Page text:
Demand for mental health services grew during the pandemic as locked down patients became more isolated. Depression rates tripled, and symptoms of mental health struggles intensified during the first year of COVID-19. Although the pandemic emergency is over, mental health services remain in high demand. In South Carolina, the latest data show that one-third (33.1 percent) of South Carolinians report symptoms of anxiety or depression.

During the pandemic, 78 percent of mental health providers integrated telemedicine services into their practice. Telehealth utilization has expanded from 11 percent of U.S. consumers using telehealth in 2019 to 76 percent of consumers now interested in using telehealth to replace in-person health care visits.

After the COVID-19 hospital lockdown, in-person nonemergency visits resumed. Many patients justifiably feared entering hospitals and clinics as the virus raged across America. Protecting frontline emergency workers became the highest priority of policymakers who were given models showing a pandemic rivaling or eclipsing the worst pandemics in U.S. history. Telehealth visits became the alternative to bringing millions of sick and healthy people together. Now, bills like Senate Bill 610 are being considered to build on temporary emergency use of expanded telehealth services.

Telehealth can never replace in-person doctor visits even for counseling, as it is sometimes preferable to have a face to face consultation with a mental health provider. However, telehealth can better allow providers to prioritize office visits for patients who need to be seen. More than 20 states have enacted laws to allow or mandate telephonic consultations with providers to ensure those without internet access could speak with their health care provider.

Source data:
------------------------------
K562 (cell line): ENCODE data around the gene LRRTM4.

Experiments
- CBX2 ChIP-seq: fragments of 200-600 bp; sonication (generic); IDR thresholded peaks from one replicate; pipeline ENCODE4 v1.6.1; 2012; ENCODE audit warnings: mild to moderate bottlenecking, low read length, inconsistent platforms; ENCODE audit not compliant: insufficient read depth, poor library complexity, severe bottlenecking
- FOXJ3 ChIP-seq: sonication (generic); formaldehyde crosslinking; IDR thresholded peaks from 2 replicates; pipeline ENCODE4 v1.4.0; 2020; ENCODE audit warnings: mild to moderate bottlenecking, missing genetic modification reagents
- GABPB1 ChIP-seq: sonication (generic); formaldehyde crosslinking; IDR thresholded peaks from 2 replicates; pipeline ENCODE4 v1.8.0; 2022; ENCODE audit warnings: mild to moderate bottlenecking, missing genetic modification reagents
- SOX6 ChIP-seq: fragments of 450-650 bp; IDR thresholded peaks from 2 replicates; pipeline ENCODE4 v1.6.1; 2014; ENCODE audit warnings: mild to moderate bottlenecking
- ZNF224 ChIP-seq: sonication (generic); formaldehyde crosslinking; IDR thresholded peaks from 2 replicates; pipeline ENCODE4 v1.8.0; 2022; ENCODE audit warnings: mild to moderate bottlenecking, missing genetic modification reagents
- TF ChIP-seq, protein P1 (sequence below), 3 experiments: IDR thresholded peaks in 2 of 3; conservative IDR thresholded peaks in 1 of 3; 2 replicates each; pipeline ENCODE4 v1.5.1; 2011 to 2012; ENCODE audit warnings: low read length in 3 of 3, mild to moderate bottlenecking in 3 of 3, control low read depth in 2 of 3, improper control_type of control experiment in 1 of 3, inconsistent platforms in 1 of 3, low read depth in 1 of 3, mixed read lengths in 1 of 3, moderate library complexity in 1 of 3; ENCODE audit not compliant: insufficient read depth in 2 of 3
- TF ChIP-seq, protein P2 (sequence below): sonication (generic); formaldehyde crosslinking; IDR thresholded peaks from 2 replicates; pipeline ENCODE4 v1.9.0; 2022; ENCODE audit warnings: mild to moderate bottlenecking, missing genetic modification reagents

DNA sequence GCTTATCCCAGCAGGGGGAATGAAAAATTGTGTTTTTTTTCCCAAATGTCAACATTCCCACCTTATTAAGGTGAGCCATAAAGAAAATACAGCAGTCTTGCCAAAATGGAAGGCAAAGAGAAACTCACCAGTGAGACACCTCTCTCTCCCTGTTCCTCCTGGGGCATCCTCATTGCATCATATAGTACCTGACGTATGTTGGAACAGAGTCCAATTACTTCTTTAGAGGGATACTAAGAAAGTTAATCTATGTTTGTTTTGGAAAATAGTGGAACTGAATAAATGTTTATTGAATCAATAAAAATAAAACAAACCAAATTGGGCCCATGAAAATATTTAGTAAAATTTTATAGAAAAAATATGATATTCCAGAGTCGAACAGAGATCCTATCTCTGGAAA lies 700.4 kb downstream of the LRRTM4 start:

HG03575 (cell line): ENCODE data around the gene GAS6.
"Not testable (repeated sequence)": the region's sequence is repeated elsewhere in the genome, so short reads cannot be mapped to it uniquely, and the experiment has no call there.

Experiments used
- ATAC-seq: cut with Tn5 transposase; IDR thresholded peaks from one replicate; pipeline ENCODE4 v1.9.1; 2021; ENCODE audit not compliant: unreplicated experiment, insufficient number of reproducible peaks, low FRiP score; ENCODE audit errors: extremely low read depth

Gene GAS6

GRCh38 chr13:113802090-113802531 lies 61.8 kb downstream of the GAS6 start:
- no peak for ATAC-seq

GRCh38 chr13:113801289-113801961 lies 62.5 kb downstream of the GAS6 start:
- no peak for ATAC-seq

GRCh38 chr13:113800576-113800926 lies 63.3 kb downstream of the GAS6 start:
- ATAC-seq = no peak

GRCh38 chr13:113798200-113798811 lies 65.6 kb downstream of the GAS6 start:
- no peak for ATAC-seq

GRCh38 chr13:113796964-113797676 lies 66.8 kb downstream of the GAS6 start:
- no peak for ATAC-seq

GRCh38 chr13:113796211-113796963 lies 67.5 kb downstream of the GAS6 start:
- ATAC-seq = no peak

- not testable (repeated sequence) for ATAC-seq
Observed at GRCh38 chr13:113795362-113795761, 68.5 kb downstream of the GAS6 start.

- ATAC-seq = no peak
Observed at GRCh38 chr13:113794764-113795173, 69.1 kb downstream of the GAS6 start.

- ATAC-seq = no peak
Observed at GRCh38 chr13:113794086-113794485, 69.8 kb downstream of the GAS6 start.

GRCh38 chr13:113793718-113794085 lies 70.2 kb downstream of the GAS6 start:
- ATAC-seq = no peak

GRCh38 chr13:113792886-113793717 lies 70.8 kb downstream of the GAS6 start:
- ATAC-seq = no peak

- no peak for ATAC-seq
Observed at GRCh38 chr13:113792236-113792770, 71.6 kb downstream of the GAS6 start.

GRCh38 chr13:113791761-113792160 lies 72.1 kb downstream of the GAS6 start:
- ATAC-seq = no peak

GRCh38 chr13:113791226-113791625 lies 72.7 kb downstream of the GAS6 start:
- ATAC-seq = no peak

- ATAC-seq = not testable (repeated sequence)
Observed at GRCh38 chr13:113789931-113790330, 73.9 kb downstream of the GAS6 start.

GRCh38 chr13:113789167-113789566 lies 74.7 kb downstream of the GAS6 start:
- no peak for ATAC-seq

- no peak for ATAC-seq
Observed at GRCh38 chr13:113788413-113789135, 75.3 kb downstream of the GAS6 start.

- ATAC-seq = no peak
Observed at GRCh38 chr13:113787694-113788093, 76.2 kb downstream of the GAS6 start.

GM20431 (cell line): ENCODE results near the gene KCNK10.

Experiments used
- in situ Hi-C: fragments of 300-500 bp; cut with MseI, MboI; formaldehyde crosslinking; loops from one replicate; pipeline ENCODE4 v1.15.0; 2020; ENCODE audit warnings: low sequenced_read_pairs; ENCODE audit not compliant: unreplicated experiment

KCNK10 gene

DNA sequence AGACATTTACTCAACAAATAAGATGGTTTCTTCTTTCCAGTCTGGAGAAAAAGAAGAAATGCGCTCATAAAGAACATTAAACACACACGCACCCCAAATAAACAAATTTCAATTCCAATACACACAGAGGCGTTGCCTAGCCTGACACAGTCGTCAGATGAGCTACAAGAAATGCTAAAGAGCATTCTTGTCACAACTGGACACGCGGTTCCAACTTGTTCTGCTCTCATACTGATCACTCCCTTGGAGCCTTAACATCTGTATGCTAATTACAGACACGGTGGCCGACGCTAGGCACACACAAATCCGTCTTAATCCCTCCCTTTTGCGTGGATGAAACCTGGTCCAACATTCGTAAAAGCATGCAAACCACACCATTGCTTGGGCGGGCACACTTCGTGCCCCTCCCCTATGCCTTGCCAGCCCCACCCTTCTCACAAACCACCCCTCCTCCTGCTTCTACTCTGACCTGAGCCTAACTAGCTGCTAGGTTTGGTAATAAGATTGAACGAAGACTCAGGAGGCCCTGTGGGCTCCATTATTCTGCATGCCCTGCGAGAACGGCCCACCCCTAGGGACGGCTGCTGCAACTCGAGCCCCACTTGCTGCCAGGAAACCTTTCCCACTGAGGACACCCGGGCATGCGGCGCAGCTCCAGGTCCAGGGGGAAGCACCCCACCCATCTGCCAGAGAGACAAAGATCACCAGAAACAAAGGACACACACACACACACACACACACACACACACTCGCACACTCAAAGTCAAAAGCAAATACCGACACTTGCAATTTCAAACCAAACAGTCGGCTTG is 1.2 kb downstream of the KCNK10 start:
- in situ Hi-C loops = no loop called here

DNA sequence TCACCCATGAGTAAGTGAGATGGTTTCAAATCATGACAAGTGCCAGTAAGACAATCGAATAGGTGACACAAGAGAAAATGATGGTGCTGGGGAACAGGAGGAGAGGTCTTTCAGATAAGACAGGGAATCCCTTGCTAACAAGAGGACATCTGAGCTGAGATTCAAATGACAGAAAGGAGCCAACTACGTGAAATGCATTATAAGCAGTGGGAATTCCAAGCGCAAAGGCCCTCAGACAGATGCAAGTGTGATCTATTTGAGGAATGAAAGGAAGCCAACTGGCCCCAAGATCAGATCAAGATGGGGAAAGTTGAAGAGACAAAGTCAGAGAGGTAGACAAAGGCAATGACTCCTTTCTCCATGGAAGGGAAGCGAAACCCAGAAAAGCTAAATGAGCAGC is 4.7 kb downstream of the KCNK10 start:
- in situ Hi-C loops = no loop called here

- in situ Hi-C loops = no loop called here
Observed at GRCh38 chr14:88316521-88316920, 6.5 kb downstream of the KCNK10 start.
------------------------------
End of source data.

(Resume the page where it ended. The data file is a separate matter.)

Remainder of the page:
The need to provide better access to primary care is an increasingly urgent challenge, particularly in rural areas. As of now, there are 7,200 federally designated health care professional shortage areas. Three-in-five of these are in rural areas. In fact, there are 13 physicians/10,000 people in rural areas vs 31/10,000 in urban America.

The Interstate Counselors Compact will be good for patients, providers, and their states. Many patients find the convenience of telehealth reason enough to replace in-person office visits. Nearly 80 percent of telehealth patients responded that they have a favorable opinion of the services in a recent telehealth patient survey. What’s more, telehealth visits can be completed in 15 minutes from anywhere, as opposed to in-office appointments, which includes losing time from work and sometimes long commutes. On a yearly basis, it is estimated that American workers lose $38 billion due to missing work for in-person medical appointments.